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Chichester teen sentenced for posting sexual photos of ex-girlfriends online

  • David Browall, 19, of Chichester Courtesy



Monitor staff
Tuesday, June 12, 2018

In only the second case of its kind in Merrimack County, a judge has sentenced a Chichester teenager to two years in jail for uploading sexually explicit images of two ex-girlfriends to the internet without their consent.

David Browall, 19, told police he shared private images of one of the girls “as payback” after she applied for a restraining order against him in mid-2017. Browall admitted to separately uploading nude photos of each of the two girls, whom he knew from Pembroke Academy, on at least three occasions between January and August of that year. The girls, then 16, were named in the posts.

The girls, who dated Browall months apart, said they had shared intimate photos with Browall during the course of their relationships. They thought he understood that whatever they sent was private and  meant to be kept between boyfriend and girlfriend.

“My body was exploited and that is nobody’s right to do but my own,” one of the girls, now 18, said Monday in court. “There is possibility of loss of careers and positions and things that I could have dreamt of doing that I will never be able to do, because when you look up my name, you now see things from when I was a 16-year-old child.”

Despite the harm she suffered, the girl told Judge Richard McNamara that she was not advocating for a harsh sentence for Browall.

Rather, she said, “I want to see him get help.”

While the case against Browall is somewhat novel in Merrimack County, his attorney Hanna Kinne said instances of teenagers sharing nude photos happens “frequently and regularly” at all high schools. She said that fact does not excuse Browall’s actions and exclude him from punishment; however, she said a prison sentence for a 19-year-old with no criminal record is too severe.

“When David did this, he was a juvenile. He was not thinking clearly. It was a mistake,” Kinne said.

Browall pleaded guilty Monday to five felony counts of nonconsensual dissemination of private sexual images as part of a deal reached with the Merrimack County Attorney’s Office. While the defense asked for eight months to serve in jail, county prosecutors recommended a state prison sentence of two to four years.

The Class B felony charge is punishable by a maximum of 3½ to seven years in prison. But Assistant County Attorney Meghan Hagaman said she was not asking for the maximum penalties on each charge or even on one of the charges, in light of Browall’s age and lack of criminal history.

“However, the significance of what this conduct entails, I think, is why the Legislature has highlighted the fact that violation of someone’s privacy, someone’s intimate images of this nature, does and should warrant significant punishment,” Hagaman said.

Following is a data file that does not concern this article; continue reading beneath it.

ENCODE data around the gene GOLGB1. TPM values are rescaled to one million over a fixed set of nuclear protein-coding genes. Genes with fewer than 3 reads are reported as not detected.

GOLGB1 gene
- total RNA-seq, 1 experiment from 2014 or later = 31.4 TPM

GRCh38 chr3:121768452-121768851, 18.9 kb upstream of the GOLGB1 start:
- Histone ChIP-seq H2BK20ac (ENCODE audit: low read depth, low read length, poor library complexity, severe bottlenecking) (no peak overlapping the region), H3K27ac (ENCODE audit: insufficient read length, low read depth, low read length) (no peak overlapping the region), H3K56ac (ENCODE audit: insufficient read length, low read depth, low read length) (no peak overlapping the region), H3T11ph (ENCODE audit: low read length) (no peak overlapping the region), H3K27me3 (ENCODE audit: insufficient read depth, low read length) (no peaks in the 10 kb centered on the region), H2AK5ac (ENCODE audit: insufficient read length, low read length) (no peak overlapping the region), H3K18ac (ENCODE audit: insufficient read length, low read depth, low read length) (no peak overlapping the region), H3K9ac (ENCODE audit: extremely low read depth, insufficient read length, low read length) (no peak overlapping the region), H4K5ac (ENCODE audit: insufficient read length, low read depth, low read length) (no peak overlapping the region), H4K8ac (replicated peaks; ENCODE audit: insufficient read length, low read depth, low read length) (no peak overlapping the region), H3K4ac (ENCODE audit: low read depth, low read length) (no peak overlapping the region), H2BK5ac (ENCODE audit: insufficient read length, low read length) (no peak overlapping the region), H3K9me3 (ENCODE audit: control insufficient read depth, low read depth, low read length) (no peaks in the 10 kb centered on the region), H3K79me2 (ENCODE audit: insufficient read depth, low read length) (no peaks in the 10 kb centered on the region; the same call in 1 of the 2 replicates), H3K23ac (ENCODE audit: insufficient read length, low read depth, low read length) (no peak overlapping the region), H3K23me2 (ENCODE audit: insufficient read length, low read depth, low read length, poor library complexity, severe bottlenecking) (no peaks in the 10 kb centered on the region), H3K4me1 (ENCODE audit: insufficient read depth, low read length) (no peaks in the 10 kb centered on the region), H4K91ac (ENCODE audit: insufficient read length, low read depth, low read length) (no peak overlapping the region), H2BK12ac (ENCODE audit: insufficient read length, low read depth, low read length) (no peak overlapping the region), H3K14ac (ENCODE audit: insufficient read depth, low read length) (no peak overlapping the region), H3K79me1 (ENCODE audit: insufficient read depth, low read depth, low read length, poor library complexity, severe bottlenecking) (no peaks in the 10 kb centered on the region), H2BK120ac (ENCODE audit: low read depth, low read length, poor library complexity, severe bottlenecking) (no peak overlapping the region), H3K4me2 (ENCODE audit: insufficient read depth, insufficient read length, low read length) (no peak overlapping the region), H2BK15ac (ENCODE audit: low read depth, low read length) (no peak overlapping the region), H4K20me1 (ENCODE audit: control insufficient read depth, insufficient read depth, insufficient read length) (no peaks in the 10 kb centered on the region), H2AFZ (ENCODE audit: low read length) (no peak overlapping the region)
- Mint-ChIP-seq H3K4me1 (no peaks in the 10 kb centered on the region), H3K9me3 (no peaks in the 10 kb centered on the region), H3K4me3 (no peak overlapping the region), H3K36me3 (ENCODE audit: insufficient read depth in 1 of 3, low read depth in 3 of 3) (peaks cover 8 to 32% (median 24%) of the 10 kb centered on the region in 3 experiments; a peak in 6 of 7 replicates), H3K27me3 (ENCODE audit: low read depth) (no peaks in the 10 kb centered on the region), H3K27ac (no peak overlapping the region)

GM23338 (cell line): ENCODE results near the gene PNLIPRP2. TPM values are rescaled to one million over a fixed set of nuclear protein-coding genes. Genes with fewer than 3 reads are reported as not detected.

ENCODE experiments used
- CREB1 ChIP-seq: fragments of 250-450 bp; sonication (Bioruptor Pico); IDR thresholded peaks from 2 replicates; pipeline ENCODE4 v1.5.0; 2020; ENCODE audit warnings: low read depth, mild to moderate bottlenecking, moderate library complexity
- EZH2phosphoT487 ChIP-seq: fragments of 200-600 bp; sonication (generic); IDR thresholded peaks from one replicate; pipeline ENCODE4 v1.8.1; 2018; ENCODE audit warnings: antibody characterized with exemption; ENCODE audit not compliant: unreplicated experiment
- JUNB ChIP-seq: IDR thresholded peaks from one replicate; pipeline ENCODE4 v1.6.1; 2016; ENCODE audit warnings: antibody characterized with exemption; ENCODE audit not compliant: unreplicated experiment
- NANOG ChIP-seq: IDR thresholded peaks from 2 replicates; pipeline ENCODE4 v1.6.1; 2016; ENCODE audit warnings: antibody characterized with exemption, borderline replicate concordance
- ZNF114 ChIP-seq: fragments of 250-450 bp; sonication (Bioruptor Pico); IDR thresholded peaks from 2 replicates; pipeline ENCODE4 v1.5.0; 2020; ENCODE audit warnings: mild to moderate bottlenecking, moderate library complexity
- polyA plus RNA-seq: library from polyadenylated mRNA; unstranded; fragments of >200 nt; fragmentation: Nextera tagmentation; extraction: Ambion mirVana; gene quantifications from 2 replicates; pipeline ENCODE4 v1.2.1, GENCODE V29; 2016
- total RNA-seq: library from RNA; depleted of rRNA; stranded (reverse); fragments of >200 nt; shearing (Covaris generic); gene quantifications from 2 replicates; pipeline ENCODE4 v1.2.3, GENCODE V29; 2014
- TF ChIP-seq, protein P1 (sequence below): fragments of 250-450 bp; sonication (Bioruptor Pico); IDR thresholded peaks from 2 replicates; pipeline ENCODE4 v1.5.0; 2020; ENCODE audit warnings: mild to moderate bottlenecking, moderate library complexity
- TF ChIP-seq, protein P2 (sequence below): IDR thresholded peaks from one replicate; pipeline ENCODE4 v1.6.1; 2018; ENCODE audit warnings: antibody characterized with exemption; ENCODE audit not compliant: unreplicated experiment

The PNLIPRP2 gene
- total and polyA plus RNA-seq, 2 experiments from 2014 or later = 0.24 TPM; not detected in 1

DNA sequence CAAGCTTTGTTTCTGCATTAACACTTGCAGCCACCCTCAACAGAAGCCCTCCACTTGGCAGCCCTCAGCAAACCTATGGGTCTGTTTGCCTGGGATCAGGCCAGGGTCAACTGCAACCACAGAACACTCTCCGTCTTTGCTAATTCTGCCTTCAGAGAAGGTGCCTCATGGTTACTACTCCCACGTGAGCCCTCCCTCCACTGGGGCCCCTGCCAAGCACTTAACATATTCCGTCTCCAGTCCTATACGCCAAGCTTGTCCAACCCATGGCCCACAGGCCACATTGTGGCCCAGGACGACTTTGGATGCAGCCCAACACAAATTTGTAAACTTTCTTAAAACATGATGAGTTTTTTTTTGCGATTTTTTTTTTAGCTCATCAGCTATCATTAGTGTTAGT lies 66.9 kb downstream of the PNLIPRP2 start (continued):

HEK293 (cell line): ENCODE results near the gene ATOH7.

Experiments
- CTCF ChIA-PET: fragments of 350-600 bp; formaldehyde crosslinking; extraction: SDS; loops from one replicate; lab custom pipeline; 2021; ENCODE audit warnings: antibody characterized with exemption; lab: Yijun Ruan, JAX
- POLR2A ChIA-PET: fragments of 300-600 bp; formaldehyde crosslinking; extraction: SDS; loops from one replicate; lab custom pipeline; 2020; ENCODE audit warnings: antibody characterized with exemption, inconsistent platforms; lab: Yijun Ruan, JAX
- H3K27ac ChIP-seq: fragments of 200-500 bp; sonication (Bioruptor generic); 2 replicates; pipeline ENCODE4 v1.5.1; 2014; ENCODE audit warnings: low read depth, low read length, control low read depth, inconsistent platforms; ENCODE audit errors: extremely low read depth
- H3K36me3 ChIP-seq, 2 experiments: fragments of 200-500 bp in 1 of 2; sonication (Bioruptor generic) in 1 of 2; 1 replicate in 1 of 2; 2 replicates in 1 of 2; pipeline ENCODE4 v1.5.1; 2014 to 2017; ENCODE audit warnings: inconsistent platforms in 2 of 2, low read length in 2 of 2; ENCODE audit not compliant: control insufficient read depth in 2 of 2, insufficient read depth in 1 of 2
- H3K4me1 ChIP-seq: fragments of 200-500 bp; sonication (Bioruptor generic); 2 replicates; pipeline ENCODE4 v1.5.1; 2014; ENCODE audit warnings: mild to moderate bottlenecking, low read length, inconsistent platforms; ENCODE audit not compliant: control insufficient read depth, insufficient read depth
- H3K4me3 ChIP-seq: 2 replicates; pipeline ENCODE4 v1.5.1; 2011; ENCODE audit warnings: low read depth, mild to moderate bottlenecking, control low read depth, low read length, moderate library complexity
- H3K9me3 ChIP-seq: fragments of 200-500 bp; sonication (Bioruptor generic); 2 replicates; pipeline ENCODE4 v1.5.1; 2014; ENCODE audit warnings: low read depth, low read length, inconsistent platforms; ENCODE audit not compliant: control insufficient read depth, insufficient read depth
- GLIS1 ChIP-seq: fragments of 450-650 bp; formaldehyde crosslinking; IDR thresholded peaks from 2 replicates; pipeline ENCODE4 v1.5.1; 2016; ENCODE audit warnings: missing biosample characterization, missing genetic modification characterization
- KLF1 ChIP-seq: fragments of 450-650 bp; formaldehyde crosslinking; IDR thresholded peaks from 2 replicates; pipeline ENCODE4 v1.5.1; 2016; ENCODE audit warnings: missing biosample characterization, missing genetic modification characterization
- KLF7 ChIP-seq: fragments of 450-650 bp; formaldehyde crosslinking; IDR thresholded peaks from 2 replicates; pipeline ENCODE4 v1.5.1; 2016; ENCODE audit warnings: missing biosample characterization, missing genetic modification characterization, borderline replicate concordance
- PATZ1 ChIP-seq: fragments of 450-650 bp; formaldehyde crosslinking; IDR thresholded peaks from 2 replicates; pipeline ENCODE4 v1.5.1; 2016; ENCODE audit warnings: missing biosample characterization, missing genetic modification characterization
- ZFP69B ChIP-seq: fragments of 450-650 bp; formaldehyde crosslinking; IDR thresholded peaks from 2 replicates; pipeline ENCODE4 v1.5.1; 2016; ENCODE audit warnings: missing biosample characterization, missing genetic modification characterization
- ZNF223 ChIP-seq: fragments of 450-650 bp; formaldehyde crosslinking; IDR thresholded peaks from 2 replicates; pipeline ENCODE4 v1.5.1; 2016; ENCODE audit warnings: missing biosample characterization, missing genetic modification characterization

She continued: “Crimes of this nature could have ripple effects. When someone posts images on the internet, it’s then out in cyberspace. The ability to retract that is really not likely.”

After hearing arguments from both sides, McNamara took several minutes in chambers to finalize his order. When he returned to the bench, he told the court, “This is a very difficult case to sentence.”

McNamara said he weighed the factors in the case working in Browall’s favor as well as those supporting a stiffer punishment.

“Maybe the biggest aggravating factor is that this was purposeful. It wasn’t like someone got in a car, had too much to drink and makes a terrible accident,” McNamara said, addressing Browall. “You intended to cause harm; it was payback. You caused real and profound harm to some very brave and strong young women – one of whom was so brave and so strong that she had the grace to say that she hopes you get the help you need.”

While McNamara spoke about the importance of deterring people from committing similar crimes, he also spoke about the unique factors of the case at hand to include Browall’s young age and lack of criminal history. All considered, he told Browall, “I think you’re too young to go to the state prison.”

Instead of imposing prosecutors’ recommendation of a two- to four-year prison sentence, McNamara ordered Browall to serve two years at the Merrimack County jail in Boscawen. Following his release, Browall will be on probation for two years and have a two- to six-year suspended state prison sentence hanging over him for 10 years.

The court revoked Browall’s bail in February after he repeatedly tested positive for THC and failed to comply with the terms of the county’s pretrial services program while on bail. He will receive 119 days credit for time already served.

Prosecutors dismissed two additional counts of possession of child sexual abuse images as part of the plea deal.

Browall is scheduled to appear Tuesday in Concord’s District Court for a bench trial in an unrelated domestic violence case.

(Alyssa Dandrea can be reached at 369-3319, adandrea@cmonitor.com or on Twitter @_ADandrea.)